Day 5: A Boxer-Brief Journal Entry
One summer when I was about 13 years old, my friend F and I decided to go into a Preppy Store, USA at our local mall. You have to understand a few things before getting too judgmental, here. First off, I lived in a hole in the ground with jack squat to do in the summer. We both came from crazy households, so whenever possible we skedaddled out of the house as fast as we could. I usually worked at my uncle’s pizza shop on weekends, so whenever my friends wanted to hang it, it was on weekdays. Pools were crowded weekdays and F worked at the local pool, anyway, she really didn’t want to go there. The mall, then, was my personal savior throughout most of my teenage life, especially a Punk Store, USA and the arcade. Having been to Punks ‘r Us and the arcade, F and I got bored (as most teens tend to be), and we decided to check out this foreign concept known as “popular fashion”. In a Preppy Clothes Shoppe, we were subjected to holy garments of Barbie’s disciples: young ladies’ skirts shorter than your boy-cuts, paired with a modest, over-sized sweater, all light pastel colors. Not a drop of black to be found. Not a single pair of pants other than “petite”. No skulls, band shirts, or ironic crucifixes. Truly, the girl’s department was a depressing place.
Then I got an idea. An idea that could only come from the awkward, closet bisexual teenage punk at the Preps Ahoy, USA .
These gals’ clothes are shit. Why not try the guys’ stuff?
Here, my friends, was the day I discovered that men’s pants are super comfy. F was not taking a liking to her outfit and asked for me to walk out. After a minute of gawking at me, she mustered a confused, blushing “wow”. Here, my friends, we learned that men could be just as pretty as women. Women, too, can be just as handsome as men. It was this day I discovered drag and how good it felt.
High school became a lot more interested for onlookers who took note of my daily appearances after this day. For the most part, I was (and still am) a jeans ‘n tee person. Nothing too fancy 3 of the 5 days of the week beside the occasional gruesome metal band shirt. Buuuuuut, I’d sometimes come to school dressed up from head to toe. I’d have a dress and heels, hair in a bun and make up set to “stun”. I’d wear a woman’s suit on days I had speeches or performances or a really hard test. I’d have my super Goth/punk/teenage jail bait/black ‘n pink days with skirts and combat boots and fishnets. I saved this look for the days after a friend or me was bullied. It was a simple act of "I give no fucks, deal with it", just enough to piss those bullies off ten-fold.
And then there were days that got people confused.
The ensemble could be described as shabby-chic with hints of punk. Neckties were a must. This look was never complete without it. I either donned my red slender tie or my black wide tie with the olive green skull. This went over my button down white top and tee shirt. The jeans had to be slender, but not skinny: otherwise, it would lose the androgeny. Hair pulled pack, make up optional, cheap jewelry if wanted. This was my trade mark look, the look that let everyone know I was out of the closet and unafraid to say it. This was the look that showed my friends and I were proud , regardless if we were “different” or “weird” or, quite simply, “those freaks from anime club that sometimes kiss each other”. It was, in a word, me.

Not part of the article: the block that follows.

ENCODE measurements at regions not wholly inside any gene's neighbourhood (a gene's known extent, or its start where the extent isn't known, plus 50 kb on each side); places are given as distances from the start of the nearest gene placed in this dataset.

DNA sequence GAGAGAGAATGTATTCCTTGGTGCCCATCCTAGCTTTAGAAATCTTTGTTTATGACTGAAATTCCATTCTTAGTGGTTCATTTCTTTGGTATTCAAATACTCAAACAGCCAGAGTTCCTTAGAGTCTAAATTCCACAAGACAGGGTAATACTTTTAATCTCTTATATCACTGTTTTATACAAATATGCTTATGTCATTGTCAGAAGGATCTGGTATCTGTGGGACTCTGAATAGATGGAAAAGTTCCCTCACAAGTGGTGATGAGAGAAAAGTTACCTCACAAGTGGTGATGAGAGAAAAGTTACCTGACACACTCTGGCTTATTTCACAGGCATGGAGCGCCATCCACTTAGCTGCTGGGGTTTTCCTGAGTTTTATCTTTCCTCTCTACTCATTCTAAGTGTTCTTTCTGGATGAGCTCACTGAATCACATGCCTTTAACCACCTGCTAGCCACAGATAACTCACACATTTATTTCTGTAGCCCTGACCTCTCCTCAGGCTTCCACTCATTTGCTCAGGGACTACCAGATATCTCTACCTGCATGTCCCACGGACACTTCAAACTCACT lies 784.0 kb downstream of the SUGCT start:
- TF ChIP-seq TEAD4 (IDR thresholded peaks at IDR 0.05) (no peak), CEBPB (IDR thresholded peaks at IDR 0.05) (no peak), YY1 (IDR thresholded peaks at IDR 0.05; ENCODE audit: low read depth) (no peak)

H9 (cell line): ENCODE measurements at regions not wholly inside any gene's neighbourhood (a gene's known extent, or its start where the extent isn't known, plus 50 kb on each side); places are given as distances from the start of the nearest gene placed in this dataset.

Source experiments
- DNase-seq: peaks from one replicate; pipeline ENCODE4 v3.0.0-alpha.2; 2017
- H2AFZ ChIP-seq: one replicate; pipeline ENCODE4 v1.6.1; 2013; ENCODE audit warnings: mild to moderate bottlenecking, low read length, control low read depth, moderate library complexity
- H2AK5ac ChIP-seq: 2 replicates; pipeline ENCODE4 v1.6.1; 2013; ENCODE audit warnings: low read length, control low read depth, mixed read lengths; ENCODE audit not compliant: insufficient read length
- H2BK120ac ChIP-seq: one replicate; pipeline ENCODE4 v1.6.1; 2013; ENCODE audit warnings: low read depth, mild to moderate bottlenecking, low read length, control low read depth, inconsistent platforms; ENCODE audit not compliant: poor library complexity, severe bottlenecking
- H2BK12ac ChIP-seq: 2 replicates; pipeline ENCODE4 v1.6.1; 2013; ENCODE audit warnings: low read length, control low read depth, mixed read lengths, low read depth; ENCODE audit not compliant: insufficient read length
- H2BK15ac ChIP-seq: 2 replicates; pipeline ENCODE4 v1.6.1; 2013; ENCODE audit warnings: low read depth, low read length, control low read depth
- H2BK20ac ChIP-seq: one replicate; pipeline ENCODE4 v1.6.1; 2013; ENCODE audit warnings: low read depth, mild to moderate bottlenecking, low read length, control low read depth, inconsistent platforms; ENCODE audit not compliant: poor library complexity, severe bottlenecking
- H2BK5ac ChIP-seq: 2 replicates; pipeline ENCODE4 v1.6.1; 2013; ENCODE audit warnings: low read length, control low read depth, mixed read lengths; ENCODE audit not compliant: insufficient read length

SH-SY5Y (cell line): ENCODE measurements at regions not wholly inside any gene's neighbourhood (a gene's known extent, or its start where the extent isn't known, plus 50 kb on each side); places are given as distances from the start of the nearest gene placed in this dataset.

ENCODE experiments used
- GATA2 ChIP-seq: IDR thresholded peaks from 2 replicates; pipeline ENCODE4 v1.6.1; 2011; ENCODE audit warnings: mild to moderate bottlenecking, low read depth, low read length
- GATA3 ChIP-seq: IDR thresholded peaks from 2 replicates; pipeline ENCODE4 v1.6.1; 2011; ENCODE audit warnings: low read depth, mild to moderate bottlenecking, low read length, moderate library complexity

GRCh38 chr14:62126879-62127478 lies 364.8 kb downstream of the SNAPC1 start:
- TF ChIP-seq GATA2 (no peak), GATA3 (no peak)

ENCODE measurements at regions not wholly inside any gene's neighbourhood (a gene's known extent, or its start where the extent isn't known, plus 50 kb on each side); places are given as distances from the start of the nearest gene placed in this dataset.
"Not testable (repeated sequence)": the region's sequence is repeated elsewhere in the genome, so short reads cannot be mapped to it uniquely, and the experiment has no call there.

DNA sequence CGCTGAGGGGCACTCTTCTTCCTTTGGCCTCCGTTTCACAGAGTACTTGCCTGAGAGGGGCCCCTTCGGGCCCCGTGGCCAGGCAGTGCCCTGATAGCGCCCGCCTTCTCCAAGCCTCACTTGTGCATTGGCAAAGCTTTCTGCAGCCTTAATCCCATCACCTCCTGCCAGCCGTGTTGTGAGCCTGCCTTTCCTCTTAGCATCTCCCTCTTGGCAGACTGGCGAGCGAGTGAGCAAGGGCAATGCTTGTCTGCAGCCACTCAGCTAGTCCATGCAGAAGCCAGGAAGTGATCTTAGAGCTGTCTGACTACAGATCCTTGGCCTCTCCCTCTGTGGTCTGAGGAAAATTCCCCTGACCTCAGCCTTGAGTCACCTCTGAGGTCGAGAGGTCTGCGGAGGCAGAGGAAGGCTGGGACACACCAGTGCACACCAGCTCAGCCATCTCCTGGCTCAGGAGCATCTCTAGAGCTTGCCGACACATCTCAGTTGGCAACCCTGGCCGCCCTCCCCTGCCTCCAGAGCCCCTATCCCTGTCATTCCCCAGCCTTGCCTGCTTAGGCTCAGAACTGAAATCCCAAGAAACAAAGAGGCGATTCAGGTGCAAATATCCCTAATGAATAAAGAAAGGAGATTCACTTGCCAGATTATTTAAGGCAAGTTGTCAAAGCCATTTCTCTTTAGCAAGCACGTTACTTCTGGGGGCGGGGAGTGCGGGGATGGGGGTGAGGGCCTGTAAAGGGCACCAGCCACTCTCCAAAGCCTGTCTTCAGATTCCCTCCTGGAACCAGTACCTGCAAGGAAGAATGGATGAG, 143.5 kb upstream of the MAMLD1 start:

Then the funniest thing happened to me: I went to college. More specifically, I spent two years of my life isolated in an accelerated program, away from the typical fun side of college. Although I was happy to not deal with the frats and kids who never had a drink or smoke in their life, I missed being about to interact with the world outside the professional. I said goodbye to the neckties and the over-the-top Goth looks. I was a modified version of myself, still having multiple piercings and openly criticizing the overbearing all-white dress code (I’m not fucking kidding. We could only wear white shoes, white socks and white pearl earrings. My brief career in Catholic school was less strict than this bullshit in college). But at this point in my life, I was not a mature Sam. Between the stress from school and a relationship on the rocks, I suppressed a lot of feelings. I never really talked about my sexuality to my college friends, and when I did it was dismissed easily. I started drinking more because I lived in a house that never slept. At first, I only had a drink or two a night, but it got out of control on weekends and when we had lots of people over. I had to suppress my desire to love freely for the sake of my ex-boyfriend at the time. He had been angry with me and punched a refrigerator the one time I spoke with him about it. I was too afraid to bring it up again. So instead of doing to adult thing and try to communicate again, I immaturely defiled our relationship. It was a horrible thing to do, but at the time, I thought it was justified; that was the only option to break free from my suppressed mind. Being thrown out of the apartment and losing a few good friends, though, gave me an opportunity to start anew. Another year and a half later, I felt more like my old, Sammy Self again.